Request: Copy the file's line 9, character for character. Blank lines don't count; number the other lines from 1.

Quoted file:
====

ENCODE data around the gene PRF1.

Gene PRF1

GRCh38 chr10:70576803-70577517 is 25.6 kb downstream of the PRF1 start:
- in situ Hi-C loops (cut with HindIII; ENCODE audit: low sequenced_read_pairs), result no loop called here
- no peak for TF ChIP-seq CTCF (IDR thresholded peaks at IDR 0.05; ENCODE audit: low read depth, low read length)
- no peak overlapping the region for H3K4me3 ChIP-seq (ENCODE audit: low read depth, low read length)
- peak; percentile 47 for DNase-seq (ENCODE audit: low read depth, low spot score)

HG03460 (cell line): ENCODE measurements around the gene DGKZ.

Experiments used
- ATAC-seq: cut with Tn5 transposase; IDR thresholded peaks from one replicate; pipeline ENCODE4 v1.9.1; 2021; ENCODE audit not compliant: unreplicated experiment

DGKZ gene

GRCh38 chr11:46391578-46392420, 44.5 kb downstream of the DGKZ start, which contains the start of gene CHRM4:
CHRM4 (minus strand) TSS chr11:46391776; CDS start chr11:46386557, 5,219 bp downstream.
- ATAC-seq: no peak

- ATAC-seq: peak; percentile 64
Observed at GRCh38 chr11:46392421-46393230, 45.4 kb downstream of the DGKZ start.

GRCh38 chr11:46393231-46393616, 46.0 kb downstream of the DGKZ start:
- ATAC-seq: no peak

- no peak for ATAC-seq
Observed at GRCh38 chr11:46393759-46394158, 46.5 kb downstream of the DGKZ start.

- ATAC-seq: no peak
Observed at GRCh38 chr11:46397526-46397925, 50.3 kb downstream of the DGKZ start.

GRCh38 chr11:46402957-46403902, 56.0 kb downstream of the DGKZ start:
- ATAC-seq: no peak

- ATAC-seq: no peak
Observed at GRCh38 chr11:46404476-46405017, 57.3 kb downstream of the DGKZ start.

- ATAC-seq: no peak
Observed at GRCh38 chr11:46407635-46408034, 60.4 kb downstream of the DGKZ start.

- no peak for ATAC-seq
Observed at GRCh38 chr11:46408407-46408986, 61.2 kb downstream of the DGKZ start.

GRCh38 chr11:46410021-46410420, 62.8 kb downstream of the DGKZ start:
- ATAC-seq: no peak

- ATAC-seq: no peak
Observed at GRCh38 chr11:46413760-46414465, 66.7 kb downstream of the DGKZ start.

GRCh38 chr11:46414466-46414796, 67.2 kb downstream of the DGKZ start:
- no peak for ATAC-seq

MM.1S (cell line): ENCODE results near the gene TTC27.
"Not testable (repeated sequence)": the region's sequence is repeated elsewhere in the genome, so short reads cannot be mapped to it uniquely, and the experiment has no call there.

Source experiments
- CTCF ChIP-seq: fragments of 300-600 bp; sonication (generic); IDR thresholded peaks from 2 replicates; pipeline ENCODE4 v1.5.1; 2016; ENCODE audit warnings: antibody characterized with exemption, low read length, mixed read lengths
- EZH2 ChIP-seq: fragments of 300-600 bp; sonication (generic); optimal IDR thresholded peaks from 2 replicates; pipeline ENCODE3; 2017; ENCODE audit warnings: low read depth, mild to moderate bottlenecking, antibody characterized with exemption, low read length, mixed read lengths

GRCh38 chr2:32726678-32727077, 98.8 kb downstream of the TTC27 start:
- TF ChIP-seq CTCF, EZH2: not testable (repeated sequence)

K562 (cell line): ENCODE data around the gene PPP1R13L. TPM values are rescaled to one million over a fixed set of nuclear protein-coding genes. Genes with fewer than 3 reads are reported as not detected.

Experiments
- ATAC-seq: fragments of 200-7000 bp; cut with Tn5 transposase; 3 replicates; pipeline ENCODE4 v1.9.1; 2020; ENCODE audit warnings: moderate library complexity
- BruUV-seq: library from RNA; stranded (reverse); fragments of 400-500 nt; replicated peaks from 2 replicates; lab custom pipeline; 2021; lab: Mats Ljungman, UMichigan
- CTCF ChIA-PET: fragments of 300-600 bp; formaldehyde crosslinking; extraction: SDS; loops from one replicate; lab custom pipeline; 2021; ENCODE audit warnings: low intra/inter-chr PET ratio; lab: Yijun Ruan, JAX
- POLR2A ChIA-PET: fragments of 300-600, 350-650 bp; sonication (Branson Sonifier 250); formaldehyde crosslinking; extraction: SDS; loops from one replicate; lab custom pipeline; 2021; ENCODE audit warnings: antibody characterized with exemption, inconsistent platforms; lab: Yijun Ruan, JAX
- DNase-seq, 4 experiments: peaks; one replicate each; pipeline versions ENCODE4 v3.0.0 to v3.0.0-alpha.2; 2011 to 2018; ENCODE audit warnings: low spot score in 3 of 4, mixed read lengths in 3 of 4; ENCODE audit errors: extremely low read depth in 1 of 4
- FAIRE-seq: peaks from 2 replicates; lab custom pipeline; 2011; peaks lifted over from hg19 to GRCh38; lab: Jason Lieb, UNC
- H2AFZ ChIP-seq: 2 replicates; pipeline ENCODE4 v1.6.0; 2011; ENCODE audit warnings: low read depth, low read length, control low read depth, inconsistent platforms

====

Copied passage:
Experiments used